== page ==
What you should know about POV?

 

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As I’ve mentioned before, writing a book is an art. It takes more than telling a story; more than writing words on paper; even more than the back-breaking work you have to put in it from start to finish.

In this article, I’ll talk about POV—point of view. What is a point of view and why is it important to your story.

Point of view in literature is a window through which the reader sees, hears, feels and smells the story. Setting the POV is entirely up to the author.

There are three types of POVs, but only two of them are regularly used .

 

  • First-person POV—the author narrates the story with the pronoun I or We. In other words, the reader can only hear, see, feel, and smell what I or We can hear, see, feel, and smell. 

Example: Ica Iova’s, Unsung Victims. The story is seen exclusively through Johanna’s eyes. The reader only gets to see, hear, feel, and smell what Johanna sees, hears, feels, or smells.

~ I felt pleased and troubled in the same breath. My own image—aged image—gazed back at me from the mirror. Maybe not so much aged as soul-tired. Heartbroken. Blond wisps spilling out from a loose ponytail and a pair of sluggish blue eyes crafted the image of a worn-out figure. ~ Johanna’s POV ~

 

  • Second-person POV—the author speaks directly to the reader. This POV is relatively uncommon. However, some authors have employed it efficiently.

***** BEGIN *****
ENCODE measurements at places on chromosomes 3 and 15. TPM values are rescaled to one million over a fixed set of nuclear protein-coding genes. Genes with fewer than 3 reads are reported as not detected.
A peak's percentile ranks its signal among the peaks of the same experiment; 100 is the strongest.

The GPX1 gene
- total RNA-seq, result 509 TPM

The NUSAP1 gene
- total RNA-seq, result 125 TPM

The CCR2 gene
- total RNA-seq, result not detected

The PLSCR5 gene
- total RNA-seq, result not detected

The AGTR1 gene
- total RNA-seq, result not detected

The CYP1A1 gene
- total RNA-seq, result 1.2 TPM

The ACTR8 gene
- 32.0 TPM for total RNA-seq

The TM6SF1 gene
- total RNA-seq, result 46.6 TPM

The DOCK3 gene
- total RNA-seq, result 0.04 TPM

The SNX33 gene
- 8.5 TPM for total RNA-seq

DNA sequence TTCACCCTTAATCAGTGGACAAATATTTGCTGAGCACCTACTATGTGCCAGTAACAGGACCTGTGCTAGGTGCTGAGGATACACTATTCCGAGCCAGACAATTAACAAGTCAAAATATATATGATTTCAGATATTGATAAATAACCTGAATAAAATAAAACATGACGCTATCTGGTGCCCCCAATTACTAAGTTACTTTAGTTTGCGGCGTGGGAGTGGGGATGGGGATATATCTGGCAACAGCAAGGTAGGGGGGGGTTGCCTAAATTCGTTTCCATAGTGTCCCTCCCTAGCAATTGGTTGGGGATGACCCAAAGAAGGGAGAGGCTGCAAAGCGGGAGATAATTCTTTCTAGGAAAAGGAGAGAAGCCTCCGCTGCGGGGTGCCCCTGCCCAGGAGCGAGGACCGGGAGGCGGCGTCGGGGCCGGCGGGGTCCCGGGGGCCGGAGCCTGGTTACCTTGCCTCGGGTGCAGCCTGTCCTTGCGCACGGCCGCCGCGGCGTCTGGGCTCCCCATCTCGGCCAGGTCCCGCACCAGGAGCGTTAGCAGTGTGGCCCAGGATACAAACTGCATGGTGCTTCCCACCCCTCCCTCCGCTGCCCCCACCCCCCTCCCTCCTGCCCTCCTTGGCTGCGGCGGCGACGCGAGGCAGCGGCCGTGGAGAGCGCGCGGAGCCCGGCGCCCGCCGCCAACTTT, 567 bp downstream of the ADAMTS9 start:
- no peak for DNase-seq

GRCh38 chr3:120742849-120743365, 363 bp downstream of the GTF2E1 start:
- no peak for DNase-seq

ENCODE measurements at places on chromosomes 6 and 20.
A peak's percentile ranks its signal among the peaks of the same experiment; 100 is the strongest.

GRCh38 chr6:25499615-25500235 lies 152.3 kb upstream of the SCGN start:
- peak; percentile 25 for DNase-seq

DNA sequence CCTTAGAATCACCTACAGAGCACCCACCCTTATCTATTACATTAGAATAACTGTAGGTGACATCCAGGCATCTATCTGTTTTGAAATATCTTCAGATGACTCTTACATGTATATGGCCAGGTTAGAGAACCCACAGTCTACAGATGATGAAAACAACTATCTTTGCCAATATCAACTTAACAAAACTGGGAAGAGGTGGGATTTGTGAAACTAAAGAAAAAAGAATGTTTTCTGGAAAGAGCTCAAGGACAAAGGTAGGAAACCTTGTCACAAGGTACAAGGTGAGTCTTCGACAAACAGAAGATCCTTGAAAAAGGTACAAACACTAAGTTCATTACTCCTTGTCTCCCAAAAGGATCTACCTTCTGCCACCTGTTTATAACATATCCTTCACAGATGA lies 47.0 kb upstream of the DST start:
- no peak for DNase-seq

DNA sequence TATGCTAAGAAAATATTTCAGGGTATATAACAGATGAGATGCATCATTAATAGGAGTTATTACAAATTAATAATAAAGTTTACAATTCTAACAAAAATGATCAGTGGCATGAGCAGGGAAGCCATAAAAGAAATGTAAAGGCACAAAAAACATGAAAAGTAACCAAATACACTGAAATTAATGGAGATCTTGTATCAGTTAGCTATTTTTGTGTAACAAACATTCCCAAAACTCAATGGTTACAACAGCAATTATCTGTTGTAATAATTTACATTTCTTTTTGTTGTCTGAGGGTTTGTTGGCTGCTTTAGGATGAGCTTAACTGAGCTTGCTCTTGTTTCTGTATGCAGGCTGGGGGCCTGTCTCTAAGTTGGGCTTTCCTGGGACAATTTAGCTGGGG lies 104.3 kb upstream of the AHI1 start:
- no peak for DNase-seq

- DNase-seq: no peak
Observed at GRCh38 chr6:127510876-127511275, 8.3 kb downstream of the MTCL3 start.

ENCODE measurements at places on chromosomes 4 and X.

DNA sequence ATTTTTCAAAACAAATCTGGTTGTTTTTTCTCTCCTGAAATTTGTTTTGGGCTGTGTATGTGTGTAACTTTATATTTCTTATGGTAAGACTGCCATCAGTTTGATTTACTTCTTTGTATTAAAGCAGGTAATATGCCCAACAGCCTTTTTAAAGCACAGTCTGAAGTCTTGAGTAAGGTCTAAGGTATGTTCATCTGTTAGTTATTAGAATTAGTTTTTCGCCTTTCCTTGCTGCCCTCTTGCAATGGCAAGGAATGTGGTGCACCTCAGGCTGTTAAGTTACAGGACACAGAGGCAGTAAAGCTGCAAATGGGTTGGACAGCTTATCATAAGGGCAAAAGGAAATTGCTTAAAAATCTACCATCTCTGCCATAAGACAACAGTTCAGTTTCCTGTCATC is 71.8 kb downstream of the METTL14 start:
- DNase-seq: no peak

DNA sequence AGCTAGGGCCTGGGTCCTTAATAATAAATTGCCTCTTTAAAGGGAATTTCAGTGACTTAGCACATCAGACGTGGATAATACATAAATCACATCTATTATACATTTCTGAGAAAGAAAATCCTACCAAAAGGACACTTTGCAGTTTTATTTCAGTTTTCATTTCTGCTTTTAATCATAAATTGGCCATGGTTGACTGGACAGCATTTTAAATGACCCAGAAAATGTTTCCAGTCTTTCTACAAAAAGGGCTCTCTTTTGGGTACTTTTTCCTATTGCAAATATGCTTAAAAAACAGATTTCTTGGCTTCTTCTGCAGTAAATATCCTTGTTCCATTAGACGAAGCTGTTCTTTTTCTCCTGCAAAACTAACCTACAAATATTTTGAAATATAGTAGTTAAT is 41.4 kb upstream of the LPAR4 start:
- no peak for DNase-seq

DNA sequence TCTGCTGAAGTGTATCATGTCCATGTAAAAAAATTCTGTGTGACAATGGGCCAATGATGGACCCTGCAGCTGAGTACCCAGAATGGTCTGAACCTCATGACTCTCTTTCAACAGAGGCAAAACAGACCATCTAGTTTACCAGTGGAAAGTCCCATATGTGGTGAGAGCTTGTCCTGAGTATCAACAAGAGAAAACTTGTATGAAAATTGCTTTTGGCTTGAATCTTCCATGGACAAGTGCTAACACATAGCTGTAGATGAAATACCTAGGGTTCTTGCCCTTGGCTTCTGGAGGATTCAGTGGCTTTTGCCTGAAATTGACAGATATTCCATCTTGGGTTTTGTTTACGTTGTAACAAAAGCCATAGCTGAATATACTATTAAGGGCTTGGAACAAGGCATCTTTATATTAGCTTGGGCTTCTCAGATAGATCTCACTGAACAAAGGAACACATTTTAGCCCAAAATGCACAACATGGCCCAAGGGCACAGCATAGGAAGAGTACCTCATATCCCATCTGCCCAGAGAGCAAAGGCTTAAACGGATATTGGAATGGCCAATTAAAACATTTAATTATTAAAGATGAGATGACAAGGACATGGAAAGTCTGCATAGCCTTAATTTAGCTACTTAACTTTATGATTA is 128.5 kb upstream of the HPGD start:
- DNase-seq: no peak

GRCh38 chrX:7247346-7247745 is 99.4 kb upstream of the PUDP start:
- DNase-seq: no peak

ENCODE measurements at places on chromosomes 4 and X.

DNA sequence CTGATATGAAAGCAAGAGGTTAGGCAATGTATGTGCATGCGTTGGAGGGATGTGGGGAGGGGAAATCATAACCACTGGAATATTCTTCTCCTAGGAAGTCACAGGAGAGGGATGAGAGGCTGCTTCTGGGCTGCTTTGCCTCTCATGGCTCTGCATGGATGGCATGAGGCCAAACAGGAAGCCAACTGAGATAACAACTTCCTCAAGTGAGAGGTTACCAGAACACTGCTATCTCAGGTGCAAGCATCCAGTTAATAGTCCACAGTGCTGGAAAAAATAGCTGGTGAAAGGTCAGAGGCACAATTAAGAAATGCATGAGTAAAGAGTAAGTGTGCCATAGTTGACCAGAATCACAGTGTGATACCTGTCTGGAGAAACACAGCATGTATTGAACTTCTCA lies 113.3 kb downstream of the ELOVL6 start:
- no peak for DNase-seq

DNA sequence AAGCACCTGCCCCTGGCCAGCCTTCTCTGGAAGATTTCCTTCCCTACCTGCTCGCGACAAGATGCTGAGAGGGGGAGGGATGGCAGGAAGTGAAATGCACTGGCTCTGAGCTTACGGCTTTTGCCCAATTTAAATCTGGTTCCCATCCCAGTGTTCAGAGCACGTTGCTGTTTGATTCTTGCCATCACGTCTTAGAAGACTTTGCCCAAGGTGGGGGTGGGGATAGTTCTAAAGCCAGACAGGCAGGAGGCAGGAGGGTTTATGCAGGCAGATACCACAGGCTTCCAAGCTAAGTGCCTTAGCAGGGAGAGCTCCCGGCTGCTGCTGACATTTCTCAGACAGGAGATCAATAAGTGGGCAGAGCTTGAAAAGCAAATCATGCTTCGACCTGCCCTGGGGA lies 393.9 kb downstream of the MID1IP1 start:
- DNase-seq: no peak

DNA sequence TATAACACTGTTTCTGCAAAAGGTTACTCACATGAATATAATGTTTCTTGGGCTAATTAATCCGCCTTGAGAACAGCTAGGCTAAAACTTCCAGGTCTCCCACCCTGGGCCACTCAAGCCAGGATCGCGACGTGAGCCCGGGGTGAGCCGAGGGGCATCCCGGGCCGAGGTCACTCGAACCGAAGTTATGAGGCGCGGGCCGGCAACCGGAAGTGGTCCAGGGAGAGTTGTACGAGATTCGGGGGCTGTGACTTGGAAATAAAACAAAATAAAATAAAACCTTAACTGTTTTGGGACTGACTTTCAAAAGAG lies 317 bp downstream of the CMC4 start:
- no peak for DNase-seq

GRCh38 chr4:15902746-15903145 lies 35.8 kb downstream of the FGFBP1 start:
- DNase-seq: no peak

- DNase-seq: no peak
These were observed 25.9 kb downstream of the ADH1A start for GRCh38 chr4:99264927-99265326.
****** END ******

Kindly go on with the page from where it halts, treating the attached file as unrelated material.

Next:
Example: Italo Calvino’s If On A Winter’s Night A Traveller.  The author speaks directly to the reader.

~You are about to begin reading Italo Calvino’s new novel, If on a winter’s night a traveller. Relax. Concentrate. Dispel every other thought. Let the world around you fade. Best to close the door; the TV is always on in the next room. Tell the others right away, “No, I don’t want to watch TV!” Raise your voice—they won’t hear you otherwise…~ Italo Calvino ~

 

  • Third-person POV—the author narrates the story through a third-person’s eyes. Here, the author may choose a third-person omniscient POV, where the thoughts and senses of every character are open to the reader, or third-person limited, where only one character’s mind and senses are accessible by the reader.

Example: Ica Iova’s, Boundaries. More than one character’s POV is open to the reader. The following example is one scene containing two POVs separated by a paragraph break.

~ To her dismay, through all that darkness, she thought she saw the gleaming light of determination intensifying in his eyes. She realized that this was it. He had used every tool in his considerable arsenal to seduce her. And she’d be damned if she didn’t let him have it his way. ~ Gabriela’s POV ~

***

~ He could probably pull together more rational reasons, but the two years they’d been apart, had made him recognize what was important in life, and it wasn’t defending stupid criminals. ~ Landon’s POV ~

 

Writing from multiple points of views is my favorite because I can switch back and forth between characters—I can allow each character to express their thoughts and emotions.

However, writing from more than one POV can be tricky and distracting to the reader. The author must be very careful to keep the story focused. Each character must wait for their turn to have the podium so they don’t clutter and confuse the plotline, pacing, and ultimately the reader.

Yes, you can write stories in all three types of POVs, as long as you remember these two simple rules:  a) write in the POV that makes you comfortable; b) if you write in third-person omniscient POV, insert breaks between POVs—either paragraph breaks or chapter breaks.

 

 

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